The Qualified Business Income Deduction

March 25, 2019

 

The Qualified Business Income Deduction Defined- An individual taxpayer who is also a small business owner may deduct up to 20% of qualified business income from a partnership, S corporation, or sole proprietorship on his or her personal income tax return.  The tax code defines the term qualified business income (QBI) as the net amount of items of income, gain, deduction, and loss with respect to any qualified trade or business (essentially, the net income).  A qualified trade or business includes any business other than a “specified service trade or business”, or performing services as an employee.

Specified service trade or business- A specified service trade or business is any trade or business where the principal asset of such trade or business is the reputation or skill of one or more of its employees.  Specified trades or businesses include those that involve performance of services in the fields; of health, law, engineering, accounting, architecture, actuarial science, performing arts, consulting, athletics, financial services, and brokerage services, including investing and investment management, trading, or dealing in securities, partnership interests, or commodities.   Despite the list, not all service businesses are prohibited, just those businesses that create income by providing reputation based professional services.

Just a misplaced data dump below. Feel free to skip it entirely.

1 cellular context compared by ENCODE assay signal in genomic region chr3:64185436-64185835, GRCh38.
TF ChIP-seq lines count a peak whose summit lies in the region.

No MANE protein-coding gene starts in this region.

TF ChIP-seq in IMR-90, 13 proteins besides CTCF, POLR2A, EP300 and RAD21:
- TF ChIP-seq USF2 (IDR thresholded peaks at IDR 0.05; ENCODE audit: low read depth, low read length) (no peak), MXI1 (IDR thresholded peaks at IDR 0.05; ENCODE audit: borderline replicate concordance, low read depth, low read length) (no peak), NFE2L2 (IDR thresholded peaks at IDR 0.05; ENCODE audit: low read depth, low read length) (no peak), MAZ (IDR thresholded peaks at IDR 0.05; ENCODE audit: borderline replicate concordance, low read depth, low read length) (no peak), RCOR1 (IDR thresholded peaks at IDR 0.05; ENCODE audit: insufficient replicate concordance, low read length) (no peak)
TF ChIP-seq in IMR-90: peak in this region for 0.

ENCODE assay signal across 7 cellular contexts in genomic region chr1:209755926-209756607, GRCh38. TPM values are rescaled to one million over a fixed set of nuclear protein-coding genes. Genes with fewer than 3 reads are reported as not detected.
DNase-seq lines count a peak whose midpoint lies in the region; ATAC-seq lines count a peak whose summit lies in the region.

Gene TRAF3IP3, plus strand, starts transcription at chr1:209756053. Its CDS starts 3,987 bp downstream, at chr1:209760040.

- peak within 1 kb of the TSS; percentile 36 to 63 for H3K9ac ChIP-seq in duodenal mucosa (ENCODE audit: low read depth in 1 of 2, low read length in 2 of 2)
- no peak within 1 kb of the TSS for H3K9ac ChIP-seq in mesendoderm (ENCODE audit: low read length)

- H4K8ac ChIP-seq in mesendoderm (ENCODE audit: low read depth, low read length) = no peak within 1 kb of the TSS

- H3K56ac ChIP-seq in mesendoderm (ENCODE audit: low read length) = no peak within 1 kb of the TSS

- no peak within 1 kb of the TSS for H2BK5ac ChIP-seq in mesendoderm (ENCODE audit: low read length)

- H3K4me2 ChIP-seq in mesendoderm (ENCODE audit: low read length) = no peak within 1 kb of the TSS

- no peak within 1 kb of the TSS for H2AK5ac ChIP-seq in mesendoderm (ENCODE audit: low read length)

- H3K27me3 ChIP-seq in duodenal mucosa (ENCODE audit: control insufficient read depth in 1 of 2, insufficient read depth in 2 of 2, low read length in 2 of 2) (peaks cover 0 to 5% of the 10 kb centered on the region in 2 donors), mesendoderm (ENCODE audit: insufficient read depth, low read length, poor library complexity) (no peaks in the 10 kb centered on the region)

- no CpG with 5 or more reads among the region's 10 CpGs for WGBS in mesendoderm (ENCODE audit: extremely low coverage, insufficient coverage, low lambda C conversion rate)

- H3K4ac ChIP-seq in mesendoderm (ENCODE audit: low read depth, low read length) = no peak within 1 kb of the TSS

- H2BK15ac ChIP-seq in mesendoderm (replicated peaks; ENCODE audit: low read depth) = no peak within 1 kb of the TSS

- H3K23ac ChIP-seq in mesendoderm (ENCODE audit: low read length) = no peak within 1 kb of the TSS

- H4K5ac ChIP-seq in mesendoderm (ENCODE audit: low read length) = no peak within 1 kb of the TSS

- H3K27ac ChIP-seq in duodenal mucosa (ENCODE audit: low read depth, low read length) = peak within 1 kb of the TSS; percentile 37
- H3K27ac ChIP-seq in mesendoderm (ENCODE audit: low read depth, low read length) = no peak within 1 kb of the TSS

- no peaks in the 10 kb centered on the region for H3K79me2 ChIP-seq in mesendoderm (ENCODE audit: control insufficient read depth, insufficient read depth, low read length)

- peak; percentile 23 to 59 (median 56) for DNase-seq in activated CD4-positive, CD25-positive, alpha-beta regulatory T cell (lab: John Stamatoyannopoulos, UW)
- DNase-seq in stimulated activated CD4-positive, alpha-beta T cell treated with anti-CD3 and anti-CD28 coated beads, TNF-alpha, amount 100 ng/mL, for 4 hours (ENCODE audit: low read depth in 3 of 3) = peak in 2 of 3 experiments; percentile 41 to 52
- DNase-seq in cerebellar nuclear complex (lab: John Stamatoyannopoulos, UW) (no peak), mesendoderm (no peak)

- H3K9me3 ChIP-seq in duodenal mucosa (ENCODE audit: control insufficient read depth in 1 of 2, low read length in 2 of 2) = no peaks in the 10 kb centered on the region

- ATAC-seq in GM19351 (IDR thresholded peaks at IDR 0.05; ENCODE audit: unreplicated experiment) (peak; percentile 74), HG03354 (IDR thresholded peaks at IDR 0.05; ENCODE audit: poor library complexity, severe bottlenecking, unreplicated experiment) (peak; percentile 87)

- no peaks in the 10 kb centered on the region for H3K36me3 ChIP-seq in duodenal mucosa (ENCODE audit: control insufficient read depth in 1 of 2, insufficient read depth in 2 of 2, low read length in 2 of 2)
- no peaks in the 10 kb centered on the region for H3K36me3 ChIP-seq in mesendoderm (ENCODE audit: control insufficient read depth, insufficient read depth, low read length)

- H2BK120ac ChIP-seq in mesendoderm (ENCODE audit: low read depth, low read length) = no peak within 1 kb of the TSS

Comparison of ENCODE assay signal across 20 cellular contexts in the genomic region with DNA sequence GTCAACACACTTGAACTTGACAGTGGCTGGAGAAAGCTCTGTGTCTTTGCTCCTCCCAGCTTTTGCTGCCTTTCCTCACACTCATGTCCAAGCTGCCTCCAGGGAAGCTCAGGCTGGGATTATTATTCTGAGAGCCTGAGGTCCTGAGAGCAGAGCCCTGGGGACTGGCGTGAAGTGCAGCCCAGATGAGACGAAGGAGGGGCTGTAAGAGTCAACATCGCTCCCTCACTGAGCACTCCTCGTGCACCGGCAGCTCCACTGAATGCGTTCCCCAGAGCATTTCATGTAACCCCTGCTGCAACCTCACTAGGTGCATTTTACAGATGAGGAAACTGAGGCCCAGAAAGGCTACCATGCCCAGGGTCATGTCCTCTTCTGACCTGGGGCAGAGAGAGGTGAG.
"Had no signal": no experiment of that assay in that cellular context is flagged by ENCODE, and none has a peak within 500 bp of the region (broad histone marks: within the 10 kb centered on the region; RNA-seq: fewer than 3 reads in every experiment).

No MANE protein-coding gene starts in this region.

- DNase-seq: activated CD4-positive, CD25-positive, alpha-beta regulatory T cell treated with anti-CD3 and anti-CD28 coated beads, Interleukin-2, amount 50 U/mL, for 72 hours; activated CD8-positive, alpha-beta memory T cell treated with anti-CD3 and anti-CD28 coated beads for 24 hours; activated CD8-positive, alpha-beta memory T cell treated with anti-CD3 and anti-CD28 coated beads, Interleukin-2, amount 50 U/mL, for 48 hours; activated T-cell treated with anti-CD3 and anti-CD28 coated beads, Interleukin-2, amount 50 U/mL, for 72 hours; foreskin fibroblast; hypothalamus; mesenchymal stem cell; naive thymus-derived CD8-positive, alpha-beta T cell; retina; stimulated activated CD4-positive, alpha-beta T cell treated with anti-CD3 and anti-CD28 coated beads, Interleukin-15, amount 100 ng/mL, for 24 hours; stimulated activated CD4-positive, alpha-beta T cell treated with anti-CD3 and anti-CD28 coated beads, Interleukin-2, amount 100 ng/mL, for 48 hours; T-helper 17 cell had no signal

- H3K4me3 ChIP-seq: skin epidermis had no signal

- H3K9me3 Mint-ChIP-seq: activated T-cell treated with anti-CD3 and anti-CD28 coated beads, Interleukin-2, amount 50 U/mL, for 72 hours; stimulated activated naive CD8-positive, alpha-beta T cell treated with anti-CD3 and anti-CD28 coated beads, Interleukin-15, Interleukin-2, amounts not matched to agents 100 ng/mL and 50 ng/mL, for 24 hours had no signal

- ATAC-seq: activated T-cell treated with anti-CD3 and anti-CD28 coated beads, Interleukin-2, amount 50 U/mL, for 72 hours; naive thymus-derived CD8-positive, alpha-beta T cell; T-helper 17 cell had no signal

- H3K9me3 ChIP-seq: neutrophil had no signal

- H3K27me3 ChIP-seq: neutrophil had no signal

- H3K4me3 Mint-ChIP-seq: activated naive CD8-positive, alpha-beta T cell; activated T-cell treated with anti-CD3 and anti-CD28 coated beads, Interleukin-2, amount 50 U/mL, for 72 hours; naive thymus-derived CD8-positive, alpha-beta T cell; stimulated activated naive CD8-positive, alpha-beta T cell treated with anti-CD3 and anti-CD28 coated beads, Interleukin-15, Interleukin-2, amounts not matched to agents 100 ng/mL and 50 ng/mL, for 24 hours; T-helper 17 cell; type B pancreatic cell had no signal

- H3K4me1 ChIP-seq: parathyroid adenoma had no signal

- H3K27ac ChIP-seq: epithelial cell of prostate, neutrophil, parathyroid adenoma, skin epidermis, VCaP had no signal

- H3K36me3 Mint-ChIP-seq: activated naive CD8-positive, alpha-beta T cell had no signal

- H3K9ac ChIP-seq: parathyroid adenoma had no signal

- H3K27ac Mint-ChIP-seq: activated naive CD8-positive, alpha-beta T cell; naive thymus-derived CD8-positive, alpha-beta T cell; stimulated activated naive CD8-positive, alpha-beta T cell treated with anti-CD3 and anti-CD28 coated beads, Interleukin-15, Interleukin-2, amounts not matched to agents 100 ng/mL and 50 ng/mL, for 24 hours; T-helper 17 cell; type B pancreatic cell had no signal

Income Limitations and the Specified Service Trade or business Exception- A taxpayer whose income exceeds $157,000.00 (single/HOH) or $315,000.00 (MFJ) deduction is limited to the greater of:

 

  • 50% of W-2 wages paid with respect to a qualified trade or business, or

  • The sum of 25% of W-2 wages plus 2.5% of the unadjusted basis of all qualified property held by the trade or business (for real estate businesses).

 

However, if the business is a specified service business, the deduction is disallowed once the income limitations mentioned above are reached.

 

If you think that the information above applies to you, it is imperative that you discuss this with your tax professional.  For more information, please feel free to contact our office.

 

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